At the state level, Illinois EPA (IEPA) recently announced that, as a matter of policy, it would begin using its internal EJ mapping tool to screen every permit application submitted to the agency. Once the EJ mapping tool identifies a pending permit application in an area deemed to be EJ community based on economic and demographic data, IEPA flags the application for targeted outreach by the agency (which might include community “listening sessions” or multilingual flyers explaining the proposed project and its anticipated environmental impacts) to community members. IEPA has made it reasonably clear that it will conduct this enhanced outreach with or without a permit applicant’s cooperation. Unlike US EPA, IEPA has no current plans to make its mapping tool available to the public.

Finally, in the enforcement context, both US EPA and state agencies have been incorporating the environmental justice concept into “supplemental environmental projects” (SEPs) that are often included in agency settlements. Typically, these settlements hold a portion of any assessed fine in abeyance, contingent upon the settling party performing a project in an EJ community—e.g., planting trees, or paying to retrofit school buses with clean fuel technologies. Some agencies have established environmental justice project databases in which communities may submit their own ideas for SEPs, and regulated actors are encouraged to choose among them.

While the aims of these recent agency EJ efforts may be noble, their execution raises potential legal issues. A threshold issue is transparency: while some EJ mapping/screening tools and their underlying methodologies are publically accessible, others are not. In the latter case, the regulated community is unable to “audit” the agency’s assessment when faced with seemingly arbitrary decision making. In Illinois, for example, in the context of a threatened enforcement action, US EPA demanded that a company engage in public outreach to a community that US EPA deemed to be an EJ community, even though the activities subject to potential enforcement occurred outside of that community, and even though publically available demographic information suggested that the community at issue did not fit US EPA’s own definition of an EJ community.

Moreover, certain agency EJ initiatives may effectively create or alter binding regulatory regimes, even though Executive Order 12,898 and virtually all agency EJ policy documents state that they have no legally binding effect. For example, many statutory permitting schemes direct a permit to be issued if the permittee has satisfied all the statutorily imposed requirements for the permit at issue. But certain of an agency’s proposed EJ activities—e.g., additional community outreach, or a request for a disparate impacts analysis—may go beyond the statutorily imposed public notice requirements. Therefore, to the extent that an agency holds up an otherwise valid permit on environmental justice grounds, the underlying permitting statute itself may provide a basis for action.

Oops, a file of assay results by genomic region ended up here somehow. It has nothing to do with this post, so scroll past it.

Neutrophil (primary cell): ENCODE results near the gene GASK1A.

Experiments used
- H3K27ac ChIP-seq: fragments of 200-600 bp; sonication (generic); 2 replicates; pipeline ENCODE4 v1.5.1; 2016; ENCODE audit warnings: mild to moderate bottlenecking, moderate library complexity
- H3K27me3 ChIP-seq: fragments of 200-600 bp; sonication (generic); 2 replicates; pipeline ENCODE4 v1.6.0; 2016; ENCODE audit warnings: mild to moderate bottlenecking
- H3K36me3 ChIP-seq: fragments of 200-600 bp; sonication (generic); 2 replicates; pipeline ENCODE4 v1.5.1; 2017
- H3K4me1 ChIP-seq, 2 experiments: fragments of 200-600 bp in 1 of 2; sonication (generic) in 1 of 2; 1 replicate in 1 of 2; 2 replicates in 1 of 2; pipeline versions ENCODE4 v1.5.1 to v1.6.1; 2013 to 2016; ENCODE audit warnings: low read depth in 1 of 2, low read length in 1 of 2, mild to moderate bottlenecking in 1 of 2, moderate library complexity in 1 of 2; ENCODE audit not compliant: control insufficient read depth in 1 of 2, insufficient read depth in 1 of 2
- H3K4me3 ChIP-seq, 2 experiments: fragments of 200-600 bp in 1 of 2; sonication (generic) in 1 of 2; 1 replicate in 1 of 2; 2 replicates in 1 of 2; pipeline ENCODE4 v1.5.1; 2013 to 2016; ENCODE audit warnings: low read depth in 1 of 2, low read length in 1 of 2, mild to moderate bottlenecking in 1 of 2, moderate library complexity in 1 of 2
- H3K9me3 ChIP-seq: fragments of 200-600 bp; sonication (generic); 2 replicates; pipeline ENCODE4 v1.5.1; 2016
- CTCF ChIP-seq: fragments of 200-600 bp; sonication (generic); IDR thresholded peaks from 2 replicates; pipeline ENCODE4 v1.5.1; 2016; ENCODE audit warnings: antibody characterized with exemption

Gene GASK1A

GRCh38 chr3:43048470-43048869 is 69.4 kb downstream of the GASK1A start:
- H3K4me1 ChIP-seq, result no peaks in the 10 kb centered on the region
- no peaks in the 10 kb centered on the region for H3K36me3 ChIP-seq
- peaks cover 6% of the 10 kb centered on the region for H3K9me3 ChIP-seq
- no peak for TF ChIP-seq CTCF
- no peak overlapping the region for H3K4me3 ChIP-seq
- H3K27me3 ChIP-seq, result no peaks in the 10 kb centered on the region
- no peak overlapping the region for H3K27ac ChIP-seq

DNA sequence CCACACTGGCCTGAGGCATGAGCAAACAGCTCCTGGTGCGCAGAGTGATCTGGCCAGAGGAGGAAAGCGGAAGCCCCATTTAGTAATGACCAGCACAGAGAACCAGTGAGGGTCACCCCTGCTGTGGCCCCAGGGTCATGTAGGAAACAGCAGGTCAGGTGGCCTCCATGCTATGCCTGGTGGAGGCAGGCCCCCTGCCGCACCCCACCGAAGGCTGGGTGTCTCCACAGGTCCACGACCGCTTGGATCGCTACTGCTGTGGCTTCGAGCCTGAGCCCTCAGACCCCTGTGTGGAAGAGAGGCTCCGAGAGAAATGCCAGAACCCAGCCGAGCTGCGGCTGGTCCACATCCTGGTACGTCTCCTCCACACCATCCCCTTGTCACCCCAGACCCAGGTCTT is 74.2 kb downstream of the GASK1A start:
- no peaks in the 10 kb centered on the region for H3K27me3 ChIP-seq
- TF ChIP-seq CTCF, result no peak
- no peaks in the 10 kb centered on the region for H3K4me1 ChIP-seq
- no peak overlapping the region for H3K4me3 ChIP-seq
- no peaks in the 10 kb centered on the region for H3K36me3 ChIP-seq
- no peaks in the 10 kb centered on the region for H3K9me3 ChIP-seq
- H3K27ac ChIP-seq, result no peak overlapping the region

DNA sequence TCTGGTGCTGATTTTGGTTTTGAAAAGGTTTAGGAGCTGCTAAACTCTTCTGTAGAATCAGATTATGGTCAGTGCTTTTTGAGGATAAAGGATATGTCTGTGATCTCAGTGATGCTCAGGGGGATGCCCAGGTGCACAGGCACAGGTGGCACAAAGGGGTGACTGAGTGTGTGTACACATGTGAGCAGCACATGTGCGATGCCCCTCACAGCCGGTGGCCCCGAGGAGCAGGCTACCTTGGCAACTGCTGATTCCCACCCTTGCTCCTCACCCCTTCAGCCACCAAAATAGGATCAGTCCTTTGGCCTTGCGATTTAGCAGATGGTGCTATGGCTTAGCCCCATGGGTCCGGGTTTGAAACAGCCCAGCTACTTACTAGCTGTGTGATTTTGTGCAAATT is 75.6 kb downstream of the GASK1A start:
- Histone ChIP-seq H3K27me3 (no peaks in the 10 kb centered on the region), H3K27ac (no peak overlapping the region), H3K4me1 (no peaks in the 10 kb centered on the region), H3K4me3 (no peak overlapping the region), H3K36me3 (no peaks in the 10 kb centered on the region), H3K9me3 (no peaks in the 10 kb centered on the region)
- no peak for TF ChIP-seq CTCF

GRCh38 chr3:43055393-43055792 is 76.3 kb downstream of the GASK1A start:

More broadly, the federal Administrative Procedure Act (APA), and most parallel state administrative procedure acts, sets forth noticeand-comment procedures that administrative agencies must follow when promulgating administrative rules. Generally, agencies must follow these notice-and-comment procedures if they adopt policies that create new rights or duties (or that substantively affect existing rights and duties) with respect to third parties outside of the agency. An agency’s promise in an EJ manual that an EJ community will receive enhanced outreach during the course of a permitting decision arguably could amount to a legal obligation on the part of the permit applicant to perform this outreach, and thus could be subject to challenge under the APA or similar statutes.

Setting purely legal questions aside, federal and state EJ initiatives may also have more immediate practical effects, including delays in agency permitting or other decision making (e.g., approval of remediation or cleanup plans). The heightened public scrutiny that necessarily accompanies EJ outreach efforts may provide fodder for citizen suits, private enforcement actions or pressure from local lawmakers or organized community groups for agency action against perceived environmental harms. Finally, concepts like SEPs—as innocuous as they may initially seem—may leave regulated industries with hard choices. Suppose that, in the context of a highly publicized enforcement action in an EJ community, an agency gives a lead smelter two options: construct upgrades to the community’s wastewater treatment plant at a cost of $100,000, or pay an extra $100,000 in fines. The lead smelter may have a host of sound business reasons to choose to simply pay the extra fine, but if community activists have already drummed up popular support for the idea of a new wastewater treatment plant, what practical choice might the lead smelter have as a good corporate citizen of that community?

Given that recent agency EJ efforts are fundamentally focused on giving EJ communities more information about the actions of corporate citizens within the community’s borders, companies might consider identifying existing facilities in low-income or disproportionately minority communities and placing particular emphasis on sound environmental management practices at these facilities. Companies may also consider implementing a proactive communications strategy in advance of major permit applications or modifications at facilities in EJ communities, or in the event that community concerns with a particular facility are identified.